But Vertigo's real unsung star these days is Simon Oliver & various' vulgar, often disgusting and usually hilarious THE EXTERMINATORS. In style and attitude, it's the working man's answer and natural heir to Garth Ennis & Steve Dillon's famed PREACHER, featuring the heroic struggle of a team of noble exterminators to defend Los Angeles against an ocean of vermin. It's a whirlwind of eccentric, interweaving plotlines: biowarfare creates a supercockroach as a maniacal bug-worshipped erased pharaoh reincarnates while an ex-Khmer Rouge scientist experiments to build the perfect extermination device, a cop cruising toward retirement tries to unravel various murders and pestilential events, a neo-Nazi joins forces with a megacorporation to market bug poison as a new drug to minorities, and various characters try to find love. All done with sure pacing, great style, constant surprises and some of the sickest humor out there, especially if you're in the mood for a small apocalypse or two, with art from the likes of Tony Moore and Ty Templeton, among others. Would I recommend it to everyone? Not hardly. Feeling sardonic and adventurous? Don't miss it.
Other books on tap this week:
From Scholastic Books:
THE EXTRAORDINARY ADVENTURES OF ORDINARY BASIL by Wiley Miller ($14.99)
Honestly, I generally try to dissuade publishers from sending prose books because I usually just don't have time to read them. But they do anyway, which was the case with this hardcover, an illustrated apparent children's book that vanished into an outbound stack in my office after I received it. But last week during cleanup I realized it not only was written and drawn by Wiley Miller, whose excellent comic strip NON SEQUITUR is part of my morning routine, but that Miller has been serializing the sequel in his Sunday strip for a couple months now. I prefer Miller's usual biting satire to his more whimsical material, and BASIL, about a timid, ordinary (there's your truth in advertising) boy who, alongside a plucky, take charge girlfriend and her pet pterodactyl, tries to save the flying city of Helios and the world from the plans of a mad genius, is definitely whimsical. And quite a bit of fun, as it turns out. Miller's prose has a nice rhythm, though I could do without his obsessive onomatopoeia; it suggests the book is intended less to be read than to be read to someone. So it falls into the rare category of being a good book to read to children without boring the pants off the parent reading it.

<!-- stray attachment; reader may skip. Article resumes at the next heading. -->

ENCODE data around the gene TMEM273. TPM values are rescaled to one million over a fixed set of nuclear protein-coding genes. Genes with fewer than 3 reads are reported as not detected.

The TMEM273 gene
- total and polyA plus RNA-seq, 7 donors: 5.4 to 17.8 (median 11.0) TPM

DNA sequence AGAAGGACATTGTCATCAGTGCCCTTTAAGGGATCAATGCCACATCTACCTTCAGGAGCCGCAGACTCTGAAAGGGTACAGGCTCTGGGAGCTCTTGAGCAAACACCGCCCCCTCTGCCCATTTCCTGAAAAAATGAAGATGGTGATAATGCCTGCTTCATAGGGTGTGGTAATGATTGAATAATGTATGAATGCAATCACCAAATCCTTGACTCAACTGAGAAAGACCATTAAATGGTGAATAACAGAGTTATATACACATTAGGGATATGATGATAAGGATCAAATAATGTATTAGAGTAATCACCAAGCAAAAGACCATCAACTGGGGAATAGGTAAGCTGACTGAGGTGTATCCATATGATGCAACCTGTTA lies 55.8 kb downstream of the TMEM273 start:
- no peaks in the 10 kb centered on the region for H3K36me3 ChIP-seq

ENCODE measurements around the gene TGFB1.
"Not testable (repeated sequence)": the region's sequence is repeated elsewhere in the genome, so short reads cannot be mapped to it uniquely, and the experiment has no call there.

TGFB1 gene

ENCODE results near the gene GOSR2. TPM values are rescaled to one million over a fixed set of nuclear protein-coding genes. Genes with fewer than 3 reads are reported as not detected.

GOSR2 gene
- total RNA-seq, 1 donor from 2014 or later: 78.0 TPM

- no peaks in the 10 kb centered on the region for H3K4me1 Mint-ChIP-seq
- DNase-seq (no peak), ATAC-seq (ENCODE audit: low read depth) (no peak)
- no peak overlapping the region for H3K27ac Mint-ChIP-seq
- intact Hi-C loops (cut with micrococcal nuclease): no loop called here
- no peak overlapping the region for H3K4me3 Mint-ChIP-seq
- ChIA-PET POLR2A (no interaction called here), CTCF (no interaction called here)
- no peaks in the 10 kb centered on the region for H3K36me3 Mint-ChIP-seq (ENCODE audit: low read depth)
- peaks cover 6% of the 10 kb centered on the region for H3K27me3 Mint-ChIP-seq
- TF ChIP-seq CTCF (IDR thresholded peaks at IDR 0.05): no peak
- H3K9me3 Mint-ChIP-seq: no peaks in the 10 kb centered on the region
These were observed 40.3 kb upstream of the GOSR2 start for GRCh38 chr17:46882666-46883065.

From Stumblebum Studios:
ROUND TWO by various (price unknown)
A satire book that at first glance looks to be just another mediocre bit of fluff but turns out to be quite funny. Art quality varies from story to story, though it generally feels appropriate and the apparent crudeness if often deceptive (as in Dave Sherill's "Comic Book Convention Safety Guide") but story quality is generally top notch, with a lot of variety – an overheated pulp adventure, a bitter superhero "epic," science fiction, a couple horror stories, outright vulgarity panels ala Johnny Ryan and more. I don't know whether to be surprised that I liked it or disgusted with myself, but I liked it.
MARS 1938 by Paul Milligan & Dave Sherrill (price unknown)